Ireland were unsettled by England’s line speed in defence the weekend before last, and Scotland adopted the same approach as Eddie Jones’ side, rushing off the line as soon as the ball left the base of the ruck:
As mentioned before, the Irish forwards failed to win the collisions in the opening part of the game, and the blitzing from Scotland was the main reason for this. It was the same in wider channels, with aggressive gang-tackling preventing Chris Farrell from making as many of the busts in midfield that he has built his reputation on:
It was a laudable, concentrated effort and credit has to go to Matt Taylor for drilling his players so well during the week. Scotland may have lagged a little bit in the second half, but they coped with Ireland’s heavy-carrying tactics better than a lot of other sides, and if they can replicate that kind of intensity and organisation in Japan, they could discommode Schmidt’s team again.
One of the other factors behind Ireland’s attack not functioning properly in the first two rounds of this year’s Six Nations is the below-par performance levels from Conor Murray. It’s a mystery considering that he hit the ground running for Munster since returning to action from injury at the end of November right the way through to his last appearance for them this season, against the Exeter Chiefs in Round 6 of the pool stages of the Heineken Cup.
Once he put on a green jersey, though, he reverted to the bad habits that we saw from him when he played in his first Six Nations: taking years to get the ball out of the ruck and box-kicking too long. The most concerning aspect of Murray’s performances has been his infrequent sniping, which is stopping Ireland from varying their attack and that’s what they could do with more than anything at this moment in time.
Both England and Scotland have halted Ireland’s progress with ball in hand by blitzing them the whole way across the line, meaning that if Ireland try to carry one-out, crash it up in midfield or spread the ball to the wings, they are suffocated and either get caught behind the gain line or knock the ball on. When a team defends like this, it leaves a momentary gap between the ruck and the first defender, and this space is best taken advantage by a dart from the attacking scrum-half.
If the 9 makes a break by doing so, it causes the defending side to second-guess themselves on the next phase and, in turn, slow their line speed, giving the team in possession more time and space on the ball. Murray only sniped once against Scotland and why he didn’t do it regularly is puzzling, given how it forced the Scottish defence to sit back on their heels.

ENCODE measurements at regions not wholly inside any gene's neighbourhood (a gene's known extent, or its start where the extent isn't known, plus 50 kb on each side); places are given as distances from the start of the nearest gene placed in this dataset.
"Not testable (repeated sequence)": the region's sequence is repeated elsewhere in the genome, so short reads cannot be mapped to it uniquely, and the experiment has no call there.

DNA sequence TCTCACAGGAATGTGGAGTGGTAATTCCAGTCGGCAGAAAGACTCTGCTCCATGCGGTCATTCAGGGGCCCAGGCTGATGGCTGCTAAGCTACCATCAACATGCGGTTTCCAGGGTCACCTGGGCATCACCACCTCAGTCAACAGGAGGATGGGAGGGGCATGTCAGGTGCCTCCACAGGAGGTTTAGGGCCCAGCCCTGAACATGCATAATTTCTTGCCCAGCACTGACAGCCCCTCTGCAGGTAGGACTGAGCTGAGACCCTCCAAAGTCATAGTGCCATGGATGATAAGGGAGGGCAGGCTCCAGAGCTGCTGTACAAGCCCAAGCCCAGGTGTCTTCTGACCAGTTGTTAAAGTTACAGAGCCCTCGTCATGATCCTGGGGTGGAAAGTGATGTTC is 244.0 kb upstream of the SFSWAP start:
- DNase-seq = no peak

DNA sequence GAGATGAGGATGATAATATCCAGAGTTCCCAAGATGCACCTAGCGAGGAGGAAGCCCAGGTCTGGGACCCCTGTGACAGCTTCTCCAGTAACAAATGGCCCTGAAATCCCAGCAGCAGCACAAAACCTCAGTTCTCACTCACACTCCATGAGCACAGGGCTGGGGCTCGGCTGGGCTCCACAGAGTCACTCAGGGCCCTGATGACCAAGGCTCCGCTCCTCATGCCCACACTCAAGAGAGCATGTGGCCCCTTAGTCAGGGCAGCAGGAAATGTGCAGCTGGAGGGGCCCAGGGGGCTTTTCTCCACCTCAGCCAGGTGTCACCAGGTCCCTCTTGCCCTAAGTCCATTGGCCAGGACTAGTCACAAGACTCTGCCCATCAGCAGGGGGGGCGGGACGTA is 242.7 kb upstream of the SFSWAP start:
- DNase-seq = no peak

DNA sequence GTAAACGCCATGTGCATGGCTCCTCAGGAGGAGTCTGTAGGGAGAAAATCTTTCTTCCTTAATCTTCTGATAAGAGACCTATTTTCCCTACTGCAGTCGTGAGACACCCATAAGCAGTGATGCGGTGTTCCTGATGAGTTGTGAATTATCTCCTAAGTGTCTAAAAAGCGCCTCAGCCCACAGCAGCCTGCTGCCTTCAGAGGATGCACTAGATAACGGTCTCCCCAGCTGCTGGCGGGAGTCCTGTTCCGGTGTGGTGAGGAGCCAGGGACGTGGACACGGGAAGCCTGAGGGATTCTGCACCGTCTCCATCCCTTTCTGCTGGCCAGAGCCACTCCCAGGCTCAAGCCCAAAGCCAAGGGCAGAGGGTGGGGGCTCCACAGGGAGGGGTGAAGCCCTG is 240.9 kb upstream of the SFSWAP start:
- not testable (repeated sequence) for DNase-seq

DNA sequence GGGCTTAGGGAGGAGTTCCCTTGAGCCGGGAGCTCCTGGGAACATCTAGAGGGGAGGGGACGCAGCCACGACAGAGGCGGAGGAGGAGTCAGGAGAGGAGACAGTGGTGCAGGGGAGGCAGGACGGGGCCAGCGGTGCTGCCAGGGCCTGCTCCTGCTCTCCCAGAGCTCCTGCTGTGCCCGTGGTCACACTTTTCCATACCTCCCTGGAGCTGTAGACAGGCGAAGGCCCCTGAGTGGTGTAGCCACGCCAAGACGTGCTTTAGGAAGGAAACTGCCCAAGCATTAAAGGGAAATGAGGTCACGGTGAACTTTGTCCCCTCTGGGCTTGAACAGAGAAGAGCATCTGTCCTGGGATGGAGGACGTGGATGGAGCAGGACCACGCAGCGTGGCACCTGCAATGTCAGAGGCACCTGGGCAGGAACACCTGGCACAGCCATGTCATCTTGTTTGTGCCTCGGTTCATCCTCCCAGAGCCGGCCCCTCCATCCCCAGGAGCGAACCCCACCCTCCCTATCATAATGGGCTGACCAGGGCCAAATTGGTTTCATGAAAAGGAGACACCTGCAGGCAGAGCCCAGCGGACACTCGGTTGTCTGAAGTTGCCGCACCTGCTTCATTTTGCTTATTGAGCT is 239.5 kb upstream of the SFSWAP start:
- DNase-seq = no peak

John Cooney got Ireland’s attack motoring nicely when he came off the bench against England (who admittedly had switched off after scoring their fourth try), and selecting him to start against Italy next week might benefit everyone: it gives a form player a chance to show what he can do from the off, it allows Ireland to attack with quicker ruck ball and it lights a fire under Murray (a world class player but one who is at a low ebb).
The biggest positive to be taken from this game for Ireland was the performance of Joey Carbery after he was brought on to the pitch in trying circumstances. There has been a long-held opinion by many (myself included) that if Johnny Sexton gets injured, Ireland fall apart, but Carbery guided them to a win in difficult conditions, and that was after throwing an intercept try. In a way, it was a microcosm of Ireland’s performance on the day: not perfect but one that bodes well for the future.
As with their fortunate victory over France last year, games like Saturday’s one strengthen the resolve of teams and when they face challenges further down the line, they can call on the experience that they gained from days like this. Ireland have much to do, but they are slowly bouncing back from a depressing opening-day loss that had the potential to derail not only this tournament but the rest of this year. That’s what champion sides do, and winning silverware in 2019 remains a possibility for Ireland.